At it’s core the Kingdom is relational.  Regardless of who we are, we each carry a degree of brokenness in our four primary relationships – with God, with others, with ourselves, and with the world.  But the good news of the Kingdom restores us in every way:

 

Relationship with God: (Theology)
We are born into confusion about God, steeped in misunderstanding  of His character, and drowning in anxiety about His posture towards us. Jesus steps into our darkness and gives us a clear picture of His Father, a God of love and sacrifice, a God who would go to any extreme to reclaim his children from alienation and death.  A God who carries on Himself the guilt that once blinded our eyes and clouded our relationship with Him.  “Anyone who loves me will obey my teaching. My Father will love them, and we will come to them and make our home with them.” (John 14:23)

Relationship with ourselves: (Psychology)
We are born into confusion about ourselves: our worth, our purpose, our motivations and our design.  The Kingdom was inaugurated when Jesus came to live among us and modeled human nature as it was intended.  He revealed human motives, asserted human worth, assuaged human fears, and set us back on the track of meaning and fulfillment. “He who believes in Me, as the Scripture says, ‘From his innermost being will flow rivers of living water.'” (John 7:38)

Relationships with others: (Sociology)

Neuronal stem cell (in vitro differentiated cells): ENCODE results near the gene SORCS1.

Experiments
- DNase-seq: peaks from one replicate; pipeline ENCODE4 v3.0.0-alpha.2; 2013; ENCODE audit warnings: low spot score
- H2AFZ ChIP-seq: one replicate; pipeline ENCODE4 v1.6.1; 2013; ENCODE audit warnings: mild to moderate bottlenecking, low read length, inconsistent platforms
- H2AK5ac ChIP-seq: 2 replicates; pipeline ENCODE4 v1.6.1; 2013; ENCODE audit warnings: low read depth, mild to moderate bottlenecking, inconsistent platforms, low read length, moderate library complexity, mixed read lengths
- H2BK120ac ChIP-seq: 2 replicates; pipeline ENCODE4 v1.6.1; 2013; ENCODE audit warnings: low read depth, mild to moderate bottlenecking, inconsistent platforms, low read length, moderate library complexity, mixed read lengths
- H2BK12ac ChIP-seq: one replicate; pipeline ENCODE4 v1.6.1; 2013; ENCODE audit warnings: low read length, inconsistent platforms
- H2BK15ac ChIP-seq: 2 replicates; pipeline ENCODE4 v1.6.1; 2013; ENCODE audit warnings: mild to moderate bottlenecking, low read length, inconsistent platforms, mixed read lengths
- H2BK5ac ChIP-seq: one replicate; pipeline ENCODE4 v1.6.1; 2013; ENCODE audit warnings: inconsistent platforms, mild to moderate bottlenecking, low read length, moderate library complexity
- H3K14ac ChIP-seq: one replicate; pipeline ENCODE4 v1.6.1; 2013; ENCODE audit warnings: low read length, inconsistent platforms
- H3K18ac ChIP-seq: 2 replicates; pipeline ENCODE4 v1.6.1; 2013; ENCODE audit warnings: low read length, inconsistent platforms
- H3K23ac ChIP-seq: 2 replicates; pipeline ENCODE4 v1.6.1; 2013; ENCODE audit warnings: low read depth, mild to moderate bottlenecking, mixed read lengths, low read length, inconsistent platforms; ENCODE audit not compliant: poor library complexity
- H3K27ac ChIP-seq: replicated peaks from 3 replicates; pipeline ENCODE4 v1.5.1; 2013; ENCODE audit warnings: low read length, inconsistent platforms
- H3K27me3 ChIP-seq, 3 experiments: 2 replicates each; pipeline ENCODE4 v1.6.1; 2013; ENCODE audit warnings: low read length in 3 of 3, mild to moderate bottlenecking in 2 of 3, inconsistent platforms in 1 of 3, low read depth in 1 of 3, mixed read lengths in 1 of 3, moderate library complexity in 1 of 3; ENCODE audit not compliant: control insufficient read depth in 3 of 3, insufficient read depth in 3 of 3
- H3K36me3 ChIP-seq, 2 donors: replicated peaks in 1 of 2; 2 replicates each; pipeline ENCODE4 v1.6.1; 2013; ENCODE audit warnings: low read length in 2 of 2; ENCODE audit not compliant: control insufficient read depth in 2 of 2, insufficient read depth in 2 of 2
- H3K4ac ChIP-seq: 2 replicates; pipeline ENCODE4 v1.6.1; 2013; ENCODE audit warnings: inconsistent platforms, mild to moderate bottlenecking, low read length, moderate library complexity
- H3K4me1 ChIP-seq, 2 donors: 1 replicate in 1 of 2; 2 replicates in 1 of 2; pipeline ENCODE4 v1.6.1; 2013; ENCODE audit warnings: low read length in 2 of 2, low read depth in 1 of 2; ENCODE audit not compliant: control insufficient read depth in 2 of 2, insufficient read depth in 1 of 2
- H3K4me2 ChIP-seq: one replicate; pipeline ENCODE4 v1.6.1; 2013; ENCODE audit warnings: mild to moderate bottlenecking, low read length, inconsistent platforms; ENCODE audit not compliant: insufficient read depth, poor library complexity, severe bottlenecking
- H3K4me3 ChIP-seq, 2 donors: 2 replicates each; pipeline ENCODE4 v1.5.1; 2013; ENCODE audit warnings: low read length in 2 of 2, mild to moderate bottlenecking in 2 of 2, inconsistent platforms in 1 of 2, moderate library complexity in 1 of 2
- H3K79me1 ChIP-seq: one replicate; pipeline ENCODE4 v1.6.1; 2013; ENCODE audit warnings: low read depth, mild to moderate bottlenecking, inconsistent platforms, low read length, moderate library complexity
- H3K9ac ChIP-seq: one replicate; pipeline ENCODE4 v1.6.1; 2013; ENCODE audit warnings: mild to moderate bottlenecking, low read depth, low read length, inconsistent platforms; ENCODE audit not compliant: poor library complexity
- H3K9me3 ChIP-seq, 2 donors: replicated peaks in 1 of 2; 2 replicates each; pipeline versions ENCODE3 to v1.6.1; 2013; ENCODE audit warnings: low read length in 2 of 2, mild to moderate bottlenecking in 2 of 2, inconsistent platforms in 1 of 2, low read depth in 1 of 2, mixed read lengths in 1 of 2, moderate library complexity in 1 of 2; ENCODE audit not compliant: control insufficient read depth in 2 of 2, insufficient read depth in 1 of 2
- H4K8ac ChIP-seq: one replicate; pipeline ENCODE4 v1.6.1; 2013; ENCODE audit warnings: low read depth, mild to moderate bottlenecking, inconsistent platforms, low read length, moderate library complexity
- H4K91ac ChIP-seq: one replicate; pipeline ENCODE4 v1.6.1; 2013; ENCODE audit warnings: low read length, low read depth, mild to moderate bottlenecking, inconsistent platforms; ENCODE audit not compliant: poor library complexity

We humans have a consistently horrible track record in our relationship with others: Wars, feuds, anger and broken relationships not only define our history but they stubbornly defy our most noble attempts to live at peace with others.  But the Kingdom lays animosity to rest:  “Love your enemies…”  (Matthew 5:44)  “…They will beat their swords into plowshares And their spears into pruning hooks; Nation will not lift up sword against nation, And never again will they train for war.”  (Micah 4;3)

Relationship with the world: (Ecology)
We are universally broken in our relationship with the world: how do we enjoy a material world without becoming materialistic?  How do we enjoy the environment without trashing and abusing it?   How do we find fulfillment in our work without it becoming drudgery?   “Seek first the Kingdom of God, and His righteousness, and all these other things will be given to you as well.”  (Matthew 6:33)

 

These few examples only scratch the surface of the answers Abba offers to those who embrace His glorious Kingdom.

Keeping it simple

I’ve been thinking recently how the teachings of Jesus can be captured in a few simple ideas that even a child can understand:

“Believe in me”:
Throughout history God has spoken through prophets, angels, scriptures, stone tablets, and even a donkey.   But in his final attempt to reach our darkened hearts He sent His Son.  “The Word became flesh and lived among us”.  He loved us, taught us, and showed us the true face of His Father.  God did not reveal himself as a philosophy, a set of commands, a book, or a religion, because none of those means could accomplish the task of “making all things new.”  Only Jesus could could accomplish such a thing.  And so He presented Himself in evidence and issued a simple invitation: “Believe in me”.

Whoever believes in me, as the Scripture has said, ‘Out of his heart will flow rivers of living water.”  John 7:37-38

“Seek first the Kingdom”: (Matthew 6:33)